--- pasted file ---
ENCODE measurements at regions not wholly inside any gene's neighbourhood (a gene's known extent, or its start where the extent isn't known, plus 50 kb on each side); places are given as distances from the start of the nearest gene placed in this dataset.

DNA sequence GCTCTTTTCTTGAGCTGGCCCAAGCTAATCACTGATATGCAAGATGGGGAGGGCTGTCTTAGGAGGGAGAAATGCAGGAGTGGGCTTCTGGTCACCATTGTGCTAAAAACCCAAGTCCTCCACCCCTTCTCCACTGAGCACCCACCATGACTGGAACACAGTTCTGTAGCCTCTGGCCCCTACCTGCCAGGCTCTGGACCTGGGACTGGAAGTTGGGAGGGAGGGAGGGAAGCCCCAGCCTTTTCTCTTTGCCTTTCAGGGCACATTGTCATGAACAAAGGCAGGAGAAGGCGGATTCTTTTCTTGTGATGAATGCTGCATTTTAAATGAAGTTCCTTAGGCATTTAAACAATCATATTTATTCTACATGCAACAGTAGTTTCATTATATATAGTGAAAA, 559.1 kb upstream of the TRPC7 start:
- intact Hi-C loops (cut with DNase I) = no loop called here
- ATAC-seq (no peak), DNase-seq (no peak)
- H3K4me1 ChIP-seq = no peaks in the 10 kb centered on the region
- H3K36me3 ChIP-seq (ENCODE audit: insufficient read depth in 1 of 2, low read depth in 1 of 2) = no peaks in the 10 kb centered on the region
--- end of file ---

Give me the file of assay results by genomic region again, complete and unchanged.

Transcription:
ENCODE measurements at regions not wholly inside any gene's neighbourhood (a gene's known extent, or its start where the extent isn't known, plus 50 kb on each side); places are given as distances from the start of the nearest gene placed in this dataset.

DNA sequence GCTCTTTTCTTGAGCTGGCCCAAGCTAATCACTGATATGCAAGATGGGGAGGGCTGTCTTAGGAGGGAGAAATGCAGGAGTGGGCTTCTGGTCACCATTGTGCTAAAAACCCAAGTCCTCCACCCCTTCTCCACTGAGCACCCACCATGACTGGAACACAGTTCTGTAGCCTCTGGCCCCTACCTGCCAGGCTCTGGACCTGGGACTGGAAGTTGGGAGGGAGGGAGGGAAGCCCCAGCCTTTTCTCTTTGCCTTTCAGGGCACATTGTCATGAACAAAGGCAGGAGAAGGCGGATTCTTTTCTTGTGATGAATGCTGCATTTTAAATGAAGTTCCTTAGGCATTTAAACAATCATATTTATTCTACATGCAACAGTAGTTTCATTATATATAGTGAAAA, 559.1 kb upstream of the TRPC7 start:
- intact Hi-C loops (cut with DNase I) = no loop called here
- ATAC-seq (no peak), DNase-seq (no peak)
- H3K4me1 ChIP-seq = no peaks in the 10 kb centered on the region
- H3K36me3 ChIP-seq (ENCODE audit: insufficient read depth in 1 of 2, low read depth in 1 of 2) = no peaks in the 10 kb centered on the region